Monday, August 24, 2015

Structuring a learning path...Where to begin?

This is my first blog post; it is not my beginning and I know not where I am to go. I am in search of a path.

The garden path
Paths provide a rich analogy for life and growth. Similar themes exist in the Odyssey-in its many incarnations, the poetry of Robert Frost, educational materials, and structures for learning. Literal paths abound for hiking, biking, driving, and other modes of travel.

I recently encountered the garden-path sentence- a sentence that is, at first, ambiguous and confusing- and reflects my start on this project. The garden-path sentence structure is named such because readers attempt to make sense of a sentence before completely reading it-going down the 'garden path' of assumption. An example: The old dog the footsteps of the young. (from http://grammar.about.com/od/fh/g/gardenpathterm.htm)  This also captures the beauty and uncertainty of exploration and discovery. We think we know what to expect and find something more!

I have been considering this first posting all summer; inspiration recurred while on a training run. Following are features I encountered on the paths of the Superior Hiking Trail. These features enhance the journey, analogous to supports and challenges put in place for rich learning. The garden-path example above is somewhat humorous, as many of the pictures below feature my daughter pacing me on the path.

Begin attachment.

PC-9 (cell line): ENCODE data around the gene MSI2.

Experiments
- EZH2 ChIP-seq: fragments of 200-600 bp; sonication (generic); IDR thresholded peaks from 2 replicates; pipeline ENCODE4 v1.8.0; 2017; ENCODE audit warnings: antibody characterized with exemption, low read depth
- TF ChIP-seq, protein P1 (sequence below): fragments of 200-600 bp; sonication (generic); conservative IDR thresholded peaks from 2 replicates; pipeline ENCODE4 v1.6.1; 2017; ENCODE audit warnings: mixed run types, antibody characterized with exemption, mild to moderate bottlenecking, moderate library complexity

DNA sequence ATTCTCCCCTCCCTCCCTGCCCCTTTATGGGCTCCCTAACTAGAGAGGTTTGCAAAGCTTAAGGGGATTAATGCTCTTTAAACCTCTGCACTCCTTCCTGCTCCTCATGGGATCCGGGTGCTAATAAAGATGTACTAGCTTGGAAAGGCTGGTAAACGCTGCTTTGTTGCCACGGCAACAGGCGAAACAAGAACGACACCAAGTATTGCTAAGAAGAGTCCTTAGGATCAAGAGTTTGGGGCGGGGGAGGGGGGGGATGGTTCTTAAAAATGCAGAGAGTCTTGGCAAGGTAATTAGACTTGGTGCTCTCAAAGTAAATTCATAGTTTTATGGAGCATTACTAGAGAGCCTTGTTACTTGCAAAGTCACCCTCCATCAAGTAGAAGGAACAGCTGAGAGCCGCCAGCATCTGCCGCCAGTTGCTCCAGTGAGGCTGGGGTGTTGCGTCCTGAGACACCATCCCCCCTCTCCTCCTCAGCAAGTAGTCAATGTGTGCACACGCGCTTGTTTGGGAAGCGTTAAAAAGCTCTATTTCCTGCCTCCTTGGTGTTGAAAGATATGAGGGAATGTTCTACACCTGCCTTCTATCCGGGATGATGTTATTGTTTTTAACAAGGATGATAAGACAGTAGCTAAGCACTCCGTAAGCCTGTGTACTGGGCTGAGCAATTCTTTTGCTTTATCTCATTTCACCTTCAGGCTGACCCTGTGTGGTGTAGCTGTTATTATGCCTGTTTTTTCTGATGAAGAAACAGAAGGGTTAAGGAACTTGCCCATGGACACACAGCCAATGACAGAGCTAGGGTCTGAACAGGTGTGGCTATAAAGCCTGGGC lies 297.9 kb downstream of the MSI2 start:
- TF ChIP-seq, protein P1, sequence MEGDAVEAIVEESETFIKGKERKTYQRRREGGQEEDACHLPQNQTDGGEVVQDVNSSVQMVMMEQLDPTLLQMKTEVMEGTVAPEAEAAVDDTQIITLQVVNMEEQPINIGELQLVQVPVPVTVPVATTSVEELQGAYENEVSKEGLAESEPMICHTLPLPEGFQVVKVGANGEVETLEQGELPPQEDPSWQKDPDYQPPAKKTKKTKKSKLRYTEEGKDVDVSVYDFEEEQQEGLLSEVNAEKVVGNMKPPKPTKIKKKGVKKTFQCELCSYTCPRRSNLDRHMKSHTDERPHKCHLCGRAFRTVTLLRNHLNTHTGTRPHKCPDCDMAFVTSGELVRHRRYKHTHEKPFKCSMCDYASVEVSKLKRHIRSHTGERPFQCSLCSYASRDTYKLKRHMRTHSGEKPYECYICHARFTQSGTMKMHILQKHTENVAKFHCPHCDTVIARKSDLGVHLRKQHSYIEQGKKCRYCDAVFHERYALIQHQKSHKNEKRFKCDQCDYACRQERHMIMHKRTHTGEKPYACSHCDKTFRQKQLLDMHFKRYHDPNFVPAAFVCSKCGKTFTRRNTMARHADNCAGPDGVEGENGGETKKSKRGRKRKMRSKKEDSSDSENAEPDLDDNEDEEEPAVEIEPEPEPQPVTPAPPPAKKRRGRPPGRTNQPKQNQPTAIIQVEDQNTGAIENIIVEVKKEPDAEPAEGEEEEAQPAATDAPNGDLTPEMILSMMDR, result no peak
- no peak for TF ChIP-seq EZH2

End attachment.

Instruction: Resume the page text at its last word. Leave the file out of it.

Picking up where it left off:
As you read captions, consider learning paths-classroom and professional development. Which features (instructional strategies) do you provide for your learners? Which features do you want in your learning experiences? Are the features you choose in your classroom for your students the same that you choose for your own learning during professional development? Should some paths be more structured than others? Why or why not?

Ambiguity clears as you progress
Lanes marked and clear of obstructions
Smooth with room for lateral movement




Steps add interest and challenge


Defined, not refined

Places to rest provided

Guardrail to prevent dangerous falls

Variety of structures to aid progress
A little added structure on otherwise plain path

Beginning to show wear

Obstructions are passable


Turns are well defined

Picturesque vistas

Tripping hazards woven in along the way

Room for traveling companions

 Paths can be inviting-providing hints of where they will take you. How well-defined is your path?

Deep ruts avoid known hazards

Gentle winding single-track

Anticipating difficulty to meet needs

Support where needed

Multi-modal options
Alternative paths along the way

A place to reflect

Clear destinations and expectations
A guide to lead the way

Structured support-optional

 All paths contain surprises: amazing vistas and unforeseen challenges!


Circumvents pitfalls


The work of others is made visible




Garden path sentences require coming to the end (period) and often rereading to get complete understanding. (The man who hunts ducks out on weekends!) With reflection, familiar parts become a surprising whole.

Consider the paths you use to support learning and reflection. What structures do you use to maximize learners' interaction with knowledge? What are essential points for providing guidance? How do your learners reflect on their learning journey?

Access is an issue on any path. What are other path features that must be considered?

I hope you found this path worth taking :)



Pictures - cite @BarbaraBengtson

Follow me on Twitter- Education focus @BarbaraBengtson
I also tweet my running with pics @BarbBengtson






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